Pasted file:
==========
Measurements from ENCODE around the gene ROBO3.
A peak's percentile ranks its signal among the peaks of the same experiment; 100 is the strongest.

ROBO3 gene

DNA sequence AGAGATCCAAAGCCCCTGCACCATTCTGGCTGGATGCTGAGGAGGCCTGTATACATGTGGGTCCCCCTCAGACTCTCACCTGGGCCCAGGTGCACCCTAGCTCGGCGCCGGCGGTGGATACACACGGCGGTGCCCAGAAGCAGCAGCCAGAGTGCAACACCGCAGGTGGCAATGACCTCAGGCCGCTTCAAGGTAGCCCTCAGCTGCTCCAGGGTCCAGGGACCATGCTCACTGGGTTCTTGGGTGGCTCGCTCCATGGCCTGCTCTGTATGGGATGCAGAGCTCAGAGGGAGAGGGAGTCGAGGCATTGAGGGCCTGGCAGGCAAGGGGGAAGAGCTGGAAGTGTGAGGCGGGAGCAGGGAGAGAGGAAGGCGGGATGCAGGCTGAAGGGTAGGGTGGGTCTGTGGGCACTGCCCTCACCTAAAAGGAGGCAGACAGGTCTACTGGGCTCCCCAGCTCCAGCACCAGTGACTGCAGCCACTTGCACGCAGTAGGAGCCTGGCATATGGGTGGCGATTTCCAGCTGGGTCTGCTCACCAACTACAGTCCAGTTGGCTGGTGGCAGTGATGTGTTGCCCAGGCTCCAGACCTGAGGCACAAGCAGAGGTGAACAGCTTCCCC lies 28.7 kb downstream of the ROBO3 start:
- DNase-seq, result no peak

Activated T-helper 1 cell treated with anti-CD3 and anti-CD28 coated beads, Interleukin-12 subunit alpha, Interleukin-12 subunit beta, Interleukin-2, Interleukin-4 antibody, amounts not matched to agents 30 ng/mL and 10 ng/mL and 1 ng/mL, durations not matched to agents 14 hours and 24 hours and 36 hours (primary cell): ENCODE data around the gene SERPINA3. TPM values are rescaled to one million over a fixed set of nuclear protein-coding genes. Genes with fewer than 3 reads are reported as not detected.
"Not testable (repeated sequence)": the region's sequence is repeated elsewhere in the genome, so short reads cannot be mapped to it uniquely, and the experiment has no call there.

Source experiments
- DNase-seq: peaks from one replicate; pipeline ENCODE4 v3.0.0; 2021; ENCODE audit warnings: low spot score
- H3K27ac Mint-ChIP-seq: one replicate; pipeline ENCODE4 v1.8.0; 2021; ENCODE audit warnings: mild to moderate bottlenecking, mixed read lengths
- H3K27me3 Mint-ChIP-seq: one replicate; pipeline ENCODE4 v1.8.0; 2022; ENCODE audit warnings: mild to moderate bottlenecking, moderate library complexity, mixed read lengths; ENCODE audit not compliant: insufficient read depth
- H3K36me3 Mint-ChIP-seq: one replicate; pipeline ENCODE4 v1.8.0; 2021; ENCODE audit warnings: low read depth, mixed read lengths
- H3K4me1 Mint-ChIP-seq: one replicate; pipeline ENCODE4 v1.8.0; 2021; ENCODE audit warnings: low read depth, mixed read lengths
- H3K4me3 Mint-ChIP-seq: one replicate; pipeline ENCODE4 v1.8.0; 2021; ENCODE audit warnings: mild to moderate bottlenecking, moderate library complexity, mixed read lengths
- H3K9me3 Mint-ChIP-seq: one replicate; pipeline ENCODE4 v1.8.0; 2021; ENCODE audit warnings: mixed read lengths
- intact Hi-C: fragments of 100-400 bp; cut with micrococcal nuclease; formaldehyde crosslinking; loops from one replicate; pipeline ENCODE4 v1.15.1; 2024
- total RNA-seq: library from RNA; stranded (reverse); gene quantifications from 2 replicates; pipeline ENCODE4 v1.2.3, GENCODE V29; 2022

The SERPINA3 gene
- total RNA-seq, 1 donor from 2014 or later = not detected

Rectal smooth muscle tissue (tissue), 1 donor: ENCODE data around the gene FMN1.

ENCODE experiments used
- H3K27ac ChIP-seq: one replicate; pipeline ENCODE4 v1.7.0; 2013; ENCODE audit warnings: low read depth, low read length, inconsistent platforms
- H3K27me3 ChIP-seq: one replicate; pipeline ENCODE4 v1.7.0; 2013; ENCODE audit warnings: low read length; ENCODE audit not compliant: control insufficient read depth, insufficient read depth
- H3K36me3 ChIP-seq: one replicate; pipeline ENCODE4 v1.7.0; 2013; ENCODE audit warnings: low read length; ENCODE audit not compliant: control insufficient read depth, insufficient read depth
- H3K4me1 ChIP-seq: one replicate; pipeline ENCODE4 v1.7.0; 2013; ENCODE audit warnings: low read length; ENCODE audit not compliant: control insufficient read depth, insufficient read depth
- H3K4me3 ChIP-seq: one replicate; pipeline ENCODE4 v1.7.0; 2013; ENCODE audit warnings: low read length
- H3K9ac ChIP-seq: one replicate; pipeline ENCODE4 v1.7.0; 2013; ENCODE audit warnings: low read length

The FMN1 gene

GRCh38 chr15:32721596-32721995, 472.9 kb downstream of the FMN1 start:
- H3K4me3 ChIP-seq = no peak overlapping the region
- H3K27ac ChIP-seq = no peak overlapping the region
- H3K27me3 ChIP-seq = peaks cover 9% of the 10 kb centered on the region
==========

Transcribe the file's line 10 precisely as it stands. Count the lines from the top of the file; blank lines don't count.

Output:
- H3K27ac Mint-ChIP-seq: one replicate; pipeline ENCODE4 v1.8.0; 2021; ENCODE audit warnings: mild to moderate bottlenecking, mixed read lengths